Show Details

Neuroscience of Viral News

February 28, 2017

What makes a news story go viral?

Transcript

BOB HIRSHON (host):

The social networking brain. I’m Bob Hirshon and this is Science Update.

What makes a news story go viral? In the Proceedings of the National Academy of Sciences, University of Pennsylvania neuroscientist Emily Falk and her colleagues describe monitoring the brain activity of forty student volunteers as they scanned New York Times health articles and considered whether not to share them. They found that activity in three brain regions not only predicted whether the young volunteers would share the stories, but also which of the stories did, in fact, go viral.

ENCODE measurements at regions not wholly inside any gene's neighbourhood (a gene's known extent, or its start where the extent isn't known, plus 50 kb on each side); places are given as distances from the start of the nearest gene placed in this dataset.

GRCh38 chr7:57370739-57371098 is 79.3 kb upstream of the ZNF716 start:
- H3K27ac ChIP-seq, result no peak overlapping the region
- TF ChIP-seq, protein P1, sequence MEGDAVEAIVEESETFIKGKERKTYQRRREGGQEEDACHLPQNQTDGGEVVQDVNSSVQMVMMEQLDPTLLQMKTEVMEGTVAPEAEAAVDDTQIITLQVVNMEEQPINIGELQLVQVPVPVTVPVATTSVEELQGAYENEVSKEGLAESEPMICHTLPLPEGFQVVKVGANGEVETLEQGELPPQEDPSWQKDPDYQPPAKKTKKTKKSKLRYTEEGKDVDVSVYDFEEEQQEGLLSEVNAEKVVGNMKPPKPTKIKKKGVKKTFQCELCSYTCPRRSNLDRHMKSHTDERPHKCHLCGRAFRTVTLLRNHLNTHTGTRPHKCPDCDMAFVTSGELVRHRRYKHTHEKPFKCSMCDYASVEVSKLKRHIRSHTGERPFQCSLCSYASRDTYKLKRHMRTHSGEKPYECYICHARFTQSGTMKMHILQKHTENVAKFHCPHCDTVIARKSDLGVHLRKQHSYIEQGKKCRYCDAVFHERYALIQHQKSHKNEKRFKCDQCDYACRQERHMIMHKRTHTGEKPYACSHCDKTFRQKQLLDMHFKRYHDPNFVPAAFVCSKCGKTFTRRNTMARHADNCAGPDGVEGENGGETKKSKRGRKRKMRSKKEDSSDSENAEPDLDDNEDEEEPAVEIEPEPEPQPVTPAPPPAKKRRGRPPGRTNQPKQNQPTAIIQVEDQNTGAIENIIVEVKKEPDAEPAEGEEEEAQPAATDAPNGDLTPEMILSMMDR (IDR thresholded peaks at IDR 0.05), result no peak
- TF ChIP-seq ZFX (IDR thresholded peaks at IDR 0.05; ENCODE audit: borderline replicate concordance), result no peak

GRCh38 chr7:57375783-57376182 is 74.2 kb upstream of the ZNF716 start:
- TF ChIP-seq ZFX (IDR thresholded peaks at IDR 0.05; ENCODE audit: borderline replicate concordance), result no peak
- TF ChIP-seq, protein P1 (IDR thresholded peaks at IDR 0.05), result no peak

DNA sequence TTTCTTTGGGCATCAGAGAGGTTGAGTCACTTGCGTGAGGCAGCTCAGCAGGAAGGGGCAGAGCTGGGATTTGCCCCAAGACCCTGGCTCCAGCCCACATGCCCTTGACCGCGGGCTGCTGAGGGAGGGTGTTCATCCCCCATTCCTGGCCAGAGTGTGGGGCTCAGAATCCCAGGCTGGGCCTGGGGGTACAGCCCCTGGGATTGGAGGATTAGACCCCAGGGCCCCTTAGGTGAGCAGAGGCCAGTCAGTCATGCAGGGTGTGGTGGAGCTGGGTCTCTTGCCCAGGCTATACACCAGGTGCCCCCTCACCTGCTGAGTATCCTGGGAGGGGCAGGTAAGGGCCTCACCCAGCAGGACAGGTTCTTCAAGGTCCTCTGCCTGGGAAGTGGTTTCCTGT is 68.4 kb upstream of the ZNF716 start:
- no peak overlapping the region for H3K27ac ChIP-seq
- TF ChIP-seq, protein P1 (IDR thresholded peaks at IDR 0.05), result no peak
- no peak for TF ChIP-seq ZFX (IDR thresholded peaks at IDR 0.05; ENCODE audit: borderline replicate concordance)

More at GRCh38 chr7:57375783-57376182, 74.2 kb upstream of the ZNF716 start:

EMILY FALK ( University of Pennsylvania ):

I think it’s surprising that you can take the brains of forty people from the greater Philadelphia area, and you can use their brain activity to predict what’s going to happen around the world.

HIRSHON:

The work will help scientists understand the social brain, and also aid efforts to spread important public health information. I’m Bob Hirshon, for AAAS, the science society.

Story by Bob Hirshon